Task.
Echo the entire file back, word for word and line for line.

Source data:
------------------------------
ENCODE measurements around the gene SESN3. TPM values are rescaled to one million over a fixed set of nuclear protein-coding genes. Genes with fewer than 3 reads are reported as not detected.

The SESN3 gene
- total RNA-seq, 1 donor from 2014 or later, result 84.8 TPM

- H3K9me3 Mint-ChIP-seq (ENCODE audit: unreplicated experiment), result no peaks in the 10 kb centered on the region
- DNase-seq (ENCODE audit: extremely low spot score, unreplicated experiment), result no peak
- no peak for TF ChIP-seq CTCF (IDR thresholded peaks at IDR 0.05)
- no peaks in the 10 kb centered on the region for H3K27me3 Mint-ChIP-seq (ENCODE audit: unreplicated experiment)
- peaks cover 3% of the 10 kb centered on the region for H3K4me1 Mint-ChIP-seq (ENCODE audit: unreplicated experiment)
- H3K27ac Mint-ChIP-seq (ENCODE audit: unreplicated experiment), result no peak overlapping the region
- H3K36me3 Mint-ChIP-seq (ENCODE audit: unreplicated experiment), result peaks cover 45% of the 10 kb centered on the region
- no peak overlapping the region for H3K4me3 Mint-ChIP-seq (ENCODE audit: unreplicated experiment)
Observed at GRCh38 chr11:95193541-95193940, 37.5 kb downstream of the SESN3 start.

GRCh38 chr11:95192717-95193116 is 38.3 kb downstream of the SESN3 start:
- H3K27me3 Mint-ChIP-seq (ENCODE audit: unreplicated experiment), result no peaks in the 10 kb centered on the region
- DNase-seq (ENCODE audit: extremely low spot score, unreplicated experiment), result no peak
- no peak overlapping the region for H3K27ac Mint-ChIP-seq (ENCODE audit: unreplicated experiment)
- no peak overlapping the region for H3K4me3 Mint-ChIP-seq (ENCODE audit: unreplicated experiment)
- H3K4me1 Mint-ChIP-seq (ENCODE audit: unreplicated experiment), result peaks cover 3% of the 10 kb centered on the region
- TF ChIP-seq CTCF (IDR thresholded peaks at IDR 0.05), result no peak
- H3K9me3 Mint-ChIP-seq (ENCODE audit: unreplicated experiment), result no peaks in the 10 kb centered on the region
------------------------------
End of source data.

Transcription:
ENCODE measurements around the gene SESN3. TPM values are rescaled to one million over a fixed set of nuclear protein-coding genes. Genes with fewer than 3 reads are reported as not detected.

The SESN3 gene
- total RNA-seq, 1 donor from 2014 or later, result 84.8 TPM

- H3K9me3 Mint-ChIP-seq (ENCODE audit: unreplicated experiment), result no peaks in the 10 kb centered on the region
- DNase-seq (ENCODE audit: extremely low spot score, unreplicated experiment), result no peak
- no peak for TF ChIP-seq CTCF (IDR thresholded peaks at IDR 0.05)
- no peaks in the 10 kb centered on the region for H3K27me3 Mint-ChIP-seq (ENCODE audit: unreplicated experiment)
- peaks cover 3% of the 10 kb centered on the region for H3K4me1 Mint-ChIP-seq (ENCODE audit: unreplicated experiment)
- H3K27ac Mint-ChIP-seq (ENCODE audit: unreplicated experiment), result no peak overlapping the region
- H3K36me3 Mint-ChIP-seq (ENCODE audit: unreplicated experiment), result peaks cover 45% of the 10 kb centered on the region
- no peak overlapping the region for H3K4me3 Mint-ChIP-seq (ENCODE audit: unreplicated experiment)
Observed at GRCh38 chr11:95193541-95193940, 37.5 kb downstream of the SESN3 start.

GRCh38 chr11:95192717-95193116 is 38.3 kb downstream of the SESN3 start:
- H3K27me3 Mint-ChIP-seq (ENCODE audit: unreplicated experiment), result no peaks in the 10 kb centered on the region
- DNase-seq (ENCODE audit: extremely low spot score, unreplicated experiment), result no peak
- no peak overlapping the region for H3K27ac Mint-ChIP-seq (ENCODE audit: unreplicated experiment)
- no peak overlapping the region for H3K4me3 Mint-ChIP-seq (ENCODE audit: unreplicated experiment)
- H3K4me1 Mint-ChIP-seq (ENCODE audit: unreplicated experiment), result peaks cover 3% of the 10 kb centered on the region
- TF ChIP-seq CTCF (IDR thresholded peaks at IDR 0.05), result no peak
- H3K9me3 Mint-ChIP-seq (ENCODE audit: unreplicated experiment), result no peaks in the 10 kb centered on the region